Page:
Are Exercise Machines Accurate on Calories Burned ?

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Last updated on February 12, 2023

When it comes to losing weight, it’s all about the calories. Unless you end the day burning more than you take in, you will not lose weight. As a result, people who work on exercise machines are keen to know exactly how many calories they are burning during their workout. But just how accurate are the readouts on those cardio machines?


Let’s investigate.

A General Guide

Even though the manufacturer does not very often spell this out, the calorie readouts on exercise machines are intended to provide you with a general guide rather than a specific accounting of exactly how many calories you are burning off.


Some cardio machines will be more accurate than others but, generally, they will provide you with an overestimate of your calorie burn. The reason for this is obvious – the manufacturer wants you to think that you are getting as much benefit from their machine as possible. As a result, most cardio machines will overestimate the calorie burn by between 10-20 percent.


Even if they wanted to be as accurate as possible, it is difficult for manufacturer’s to get an accurate calorie burn. That is because the amount of calories you burn depends on a number of variables that it would be difficult for the exercise machine’s console to account for. These include your weight, the amount of muscle vs body fat you are carrying, your age and your metabolic rate.

you may also want to read Engaging in Battle Ropes Cardio for Weight Loss.

Calorie Burn Factors


While it is true that many cardio machines ask you to plug in your personal data, such as your age and weight, there are a number of variables that they do not collect. They make use of the data collected to process your calorie burn with standard formulas that can be found and used by anyone.


A formula that is often used is the following …


Calories burned per hour = MET x weight in kg


MET means the metabolic rate of the particular exercise that you are doing. This can only give you a general guide because it does not take the following important variables into account …


  • Body composition
  • Fitness level
  • Age


Because muscle is much denser than body fat, it requires a lot more energy to sustain itself. So, a 200 pound guy who is carrying a lot of muscle will burn more calories than a 200 pound guy who is carrying a lot of body fat.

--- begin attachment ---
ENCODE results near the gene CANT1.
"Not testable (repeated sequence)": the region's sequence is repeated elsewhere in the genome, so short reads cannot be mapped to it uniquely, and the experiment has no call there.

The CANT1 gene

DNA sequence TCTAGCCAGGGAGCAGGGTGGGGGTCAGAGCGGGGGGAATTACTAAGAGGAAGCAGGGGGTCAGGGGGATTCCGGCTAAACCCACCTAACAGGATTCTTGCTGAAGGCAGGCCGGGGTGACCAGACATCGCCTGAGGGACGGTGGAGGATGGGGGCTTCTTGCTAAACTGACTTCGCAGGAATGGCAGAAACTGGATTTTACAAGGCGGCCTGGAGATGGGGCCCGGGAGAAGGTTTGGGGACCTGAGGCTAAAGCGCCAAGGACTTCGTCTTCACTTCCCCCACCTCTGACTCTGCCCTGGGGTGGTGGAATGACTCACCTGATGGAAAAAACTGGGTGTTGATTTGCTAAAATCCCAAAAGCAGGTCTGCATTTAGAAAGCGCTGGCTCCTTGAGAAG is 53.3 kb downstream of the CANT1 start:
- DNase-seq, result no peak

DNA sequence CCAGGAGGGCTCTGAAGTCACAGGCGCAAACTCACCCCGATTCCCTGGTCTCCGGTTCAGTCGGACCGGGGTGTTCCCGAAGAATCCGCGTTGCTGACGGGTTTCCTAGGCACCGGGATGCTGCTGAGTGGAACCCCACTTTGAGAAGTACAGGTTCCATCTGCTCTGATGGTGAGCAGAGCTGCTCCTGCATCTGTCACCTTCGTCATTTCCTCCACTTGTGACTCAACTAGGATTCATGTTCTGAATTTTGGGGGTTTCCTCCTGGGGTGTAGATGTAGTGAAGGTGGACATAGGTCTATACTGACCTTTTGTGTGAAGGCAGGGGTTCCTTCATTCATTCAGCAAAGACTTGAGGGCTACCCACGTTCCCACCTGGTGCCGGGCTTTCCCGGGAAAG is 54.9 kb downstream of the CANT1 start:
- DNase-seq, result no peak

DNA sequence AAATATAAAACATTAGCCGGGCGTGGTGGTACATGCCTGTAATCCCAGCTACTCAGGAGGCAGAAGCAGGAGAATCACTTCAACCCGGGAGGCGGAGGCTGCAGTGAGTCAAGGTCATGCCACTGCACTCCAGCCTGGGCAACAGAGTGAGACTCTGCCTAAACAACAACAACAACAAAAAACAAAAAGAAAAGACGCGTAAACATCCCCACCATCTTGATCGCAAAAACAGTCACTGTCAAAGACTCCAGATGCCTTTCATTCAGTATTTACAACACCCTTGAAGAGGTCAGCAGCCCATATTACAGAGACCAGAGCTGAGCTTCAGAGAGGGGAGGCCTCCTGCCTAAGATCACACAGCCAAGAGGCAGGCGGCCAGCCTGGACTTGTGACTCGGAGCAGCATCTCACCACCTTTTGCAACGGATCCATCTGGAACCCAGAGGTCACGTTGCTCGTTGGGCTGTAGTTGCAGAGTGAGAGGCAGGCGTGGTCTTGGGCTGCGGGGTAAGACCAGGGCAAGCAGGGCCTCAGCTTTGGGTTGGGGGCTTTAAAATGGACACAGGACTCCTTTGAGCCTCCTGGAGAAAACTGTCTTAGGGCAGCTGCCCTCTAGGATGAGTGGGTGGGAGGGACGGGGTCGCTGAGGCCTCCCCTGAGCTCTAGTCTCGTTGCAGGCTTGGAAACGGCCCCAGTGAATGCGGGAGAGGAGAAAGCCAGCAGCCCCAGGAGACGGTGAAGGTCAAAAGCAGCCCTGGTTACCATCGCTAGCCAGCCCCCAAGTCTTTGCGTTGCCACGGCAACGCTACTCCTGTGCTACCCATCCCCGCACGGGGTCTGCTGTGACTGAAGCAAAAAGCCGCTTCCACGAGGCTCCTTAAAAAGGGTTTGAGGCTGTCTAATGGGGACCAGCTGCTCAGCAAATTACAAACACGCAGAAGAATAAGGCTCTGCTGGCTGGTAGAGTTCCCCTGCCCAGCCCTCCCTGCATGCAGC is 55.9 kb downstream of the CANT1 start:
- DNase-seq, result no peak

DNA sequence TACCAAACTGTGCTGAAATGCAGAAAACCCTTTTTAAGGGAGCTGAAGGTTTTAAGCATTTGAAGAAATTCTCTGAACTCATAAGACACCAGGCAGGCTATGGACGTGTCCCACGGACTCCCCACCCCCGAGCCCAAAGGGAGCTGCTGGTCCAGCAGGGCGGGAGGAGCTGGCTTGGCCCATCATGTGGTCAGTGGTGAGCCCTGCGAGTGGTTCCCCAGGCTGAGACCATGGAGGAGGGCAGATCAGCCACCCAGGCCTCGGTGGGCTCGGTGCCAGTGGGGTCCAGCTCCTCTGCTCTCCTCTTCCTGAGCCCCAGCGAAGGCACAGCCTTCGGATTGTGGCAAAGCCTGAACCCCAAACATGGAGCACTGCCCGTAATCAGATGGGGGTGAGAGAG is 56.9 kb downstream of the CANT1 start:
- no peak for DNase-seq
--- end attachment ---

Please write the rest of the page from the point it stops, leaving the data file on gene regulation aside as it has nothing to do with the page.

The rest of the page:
Beginner exercises will burn more calories than experienced trainers when doing the same activity at the same intensity level. As you become experienced, your body adjusts to the exercise and the calorie burn slows down.


Age is another important factor in calculating your calorie burn. While it is true that some cardio machines ask for your age, many of them do not factor it into their calorie calculation. Yet, the older we are the lower our rate of calorie will be.

Exercise Form

Another factor that affects the rate of calorie burn is exercise form. Yet this is another factor that is not taken into account by cardio machine calorie calculators. This particularly the case when you are exercising on the treadmill. Ironic as it may be, the more efficient you become with your exercise form, the fewer calories you will burn. People who are running with sideways movement and extraneous hand movement, for instance, will burn more calories than runners who use a highly efficient movement pattern.


Another factor that is impossible for the built in calorie calculator to take into account is whether or not you are using the handrails of the machine. This will make a difference, as when you hold onto the rails the exercise becomes easier, reducing the calorie burn.

you may also want to read 5 Leg Press Form Tips.

Different Formulas, Different Outcomes

Cardio machines use a range of formulas to calculate their calorie readouts. So two people could be exercising side by side on treadmills doing the exact same intensity level workout but get quite different results because the machines are based on different formulae.


The majority of cardio machine manufacturers base their calorie burn calculators on what is known as the Compendium of Physical Activities. This was started in 1987 and assigns a value to a range of different types of exercise. This is the MET figure that we referred to earlier.

The Bottom Line

The key takeaway from this article is that you should use the calorie readout on your cardio machine’s monitor as a general guide only. It is not able to give you a precise accounting because of all of the variables that need to be accounted for. To get a more accurate picture, I recommend cutting 10 percent off the figure that your cardio machine gives you.


At the end of the day, your fat loss success is not about getting a precise readout of your calorie burn. It is about consistently ending the day in a negative caloric balance. So, rather than fixating on the numbers, just be sure to reduce your daily calories and get in your workouts everyday, and the fat loss will take care of itself.


About the author  Steve

Steve Theunissen is from New Zealand and is a qualified Personal Trainer and Nutritionist with over 30 years experience. Read more about Steve in the 'about us' page.

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